They seem to be fairly stable. Like anything else, it's an electronic device that can last for 10 minutes or 10 years.

What do I think about the scalability of the solution?

They have put together a good process where we can go in and see, based on the processor power of Firebox, which one we would want to use on what circuit size. They have it from very small to extremely large.

We have four telephone technicians in the company who have had the training and capability to work on Firebox.

For us, a large environment is somebody with 250 or 300 users inside the company.

How are customer service and technical support?

Our partner has used their support. It's really good support. If they don't answer immediately, they get back to you very quickly, usually in less than an hour.

Which solution did I use previously and why did I switch?

We see cases where several of our clients are switching from a different firewall to WatchGuard. With Cisco, it depends on who's supporting it. SonicWall seems to give us a bit more problems when it comes to interfacing with IP telephone devices or if we're doing SIP trunking.

How was the initial setup?

Firebox stabilizes it so we know we get better support for the platform and user when it comes to Voice over IP. We find a lot of them don't give us the ease of setting it up. Now that we know we have it down to what we're doing so the platform stays stable, we can imply good quality of service for the customer and keep going on so they continually get good performance on their network.

In the beginning to set this solution up, it takes four to six hours. That is to get a brand new one out of the box and make sure it's got all the latest and greatest revisions on it, then setting it up. That also depends on the size of the client that you are supporting with it.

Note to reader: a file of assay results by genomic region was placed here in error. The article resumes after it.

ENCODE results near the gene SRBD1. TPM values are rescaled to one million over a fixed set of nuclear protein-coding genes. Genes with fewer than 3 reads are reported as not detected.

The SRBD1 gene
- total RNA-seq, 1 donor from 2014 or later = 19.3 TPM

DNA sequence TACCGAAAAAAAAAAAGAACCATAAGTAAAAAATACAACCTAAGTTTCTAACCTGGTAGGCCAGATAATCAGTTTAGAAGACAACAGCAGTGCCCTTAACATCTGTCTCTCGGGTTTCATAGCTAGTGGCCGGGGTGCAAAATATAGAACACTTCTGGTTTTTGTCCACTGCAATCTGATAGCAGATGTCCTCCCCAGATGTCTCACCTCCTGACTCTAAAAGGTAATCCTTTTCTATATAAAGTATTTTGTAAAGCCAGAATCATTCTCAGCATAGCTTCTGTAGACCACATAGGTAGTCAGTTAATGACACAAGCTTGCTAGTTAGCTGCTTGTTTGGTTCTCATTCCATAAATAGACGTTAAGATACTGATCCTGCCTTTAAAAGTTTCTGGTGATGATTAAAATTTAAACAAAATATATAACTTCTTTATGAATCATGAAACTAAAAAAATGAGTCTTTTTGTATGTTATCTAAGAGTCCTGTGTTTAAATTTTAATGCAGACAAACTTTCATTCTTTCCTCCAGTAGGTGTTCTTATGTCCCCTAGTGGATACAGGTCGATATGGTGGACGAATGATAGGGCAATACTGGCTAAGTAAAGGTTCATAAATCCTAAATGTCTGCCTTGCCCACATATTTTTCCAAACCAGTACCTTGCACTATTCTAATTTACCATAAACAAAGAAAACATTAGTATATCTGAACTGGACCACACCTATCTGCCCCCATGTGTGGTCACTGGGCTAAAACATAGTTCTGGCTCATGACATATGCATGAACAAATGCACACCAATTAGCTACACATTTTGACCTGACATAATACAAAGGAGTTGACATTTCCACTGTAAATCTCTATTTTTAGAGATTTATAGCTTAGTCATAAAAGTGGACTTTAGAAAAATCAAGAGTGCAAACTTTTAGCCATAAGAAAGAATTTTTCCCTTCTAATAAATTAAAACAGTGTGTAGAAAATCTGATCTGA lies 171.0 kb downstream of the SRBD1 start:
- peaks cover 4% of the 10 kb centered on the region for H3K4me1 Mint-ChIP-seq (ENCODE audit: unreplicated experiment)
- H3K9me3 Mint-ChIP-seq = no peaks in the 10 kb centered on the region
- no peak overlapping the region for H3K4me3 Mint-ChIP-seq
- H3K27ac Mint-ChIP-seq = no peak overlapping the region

We have a template built for it. Once we upload the template, we go in and adjust it accordingly.

We have a few Fireboxes deployed to distributed locations, not a lot. However, it does work well in a distributed environment. We have one customer who has five offices in five different states. He has Firebox for all of them and it seems to work pretty well.

Deploying to distributed locations is easy enough. We have a template. We just get the IP addresses for the network and update the template, so it has the appropriate addresses. We can either have one of their folks do it because this happens to be a tech company, not necessarily IT. However, a tech company is knowledgeable enough. We can send it out there and tell them what to plug in where and turn it on. Then, if we're really lucky, it comes up without any problems at all because we've already set it all up before we take it out to them. So, the deployment becomes easy depending on how you want to address it. There have been times where we've gone out to deploy them in different locations. Most of the time, depending on the company, we can set it up to deploy, then just plug and play.

What about the implementation team?